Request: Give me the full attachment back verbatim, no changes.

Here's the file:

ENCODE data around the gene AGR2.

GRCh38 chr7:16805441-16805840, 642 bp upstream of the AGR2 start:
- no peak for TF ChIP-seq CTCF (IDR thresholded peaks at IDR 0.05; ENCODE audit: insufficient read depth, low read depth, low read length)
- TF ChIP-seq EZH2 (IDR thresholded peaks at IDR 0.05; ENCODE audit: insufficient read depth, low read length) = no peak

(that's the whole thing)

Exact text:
ENCODE data around the gene AGR2.

GRCh38 chr7:16805441-16805840, 642 bp upstream of the AGR2 start:
- no peak for TF ChIP-seq CTCF (IDR thresholded peaks at IDR 0.05; ENCODE audit: insufficient read depth, low read depth, low read length)
- TF ChIP-seq EZH2 (IDR thresholded peaks at IDR 0.05; ENCODE audit: insufficient read depth, low read length) = no peak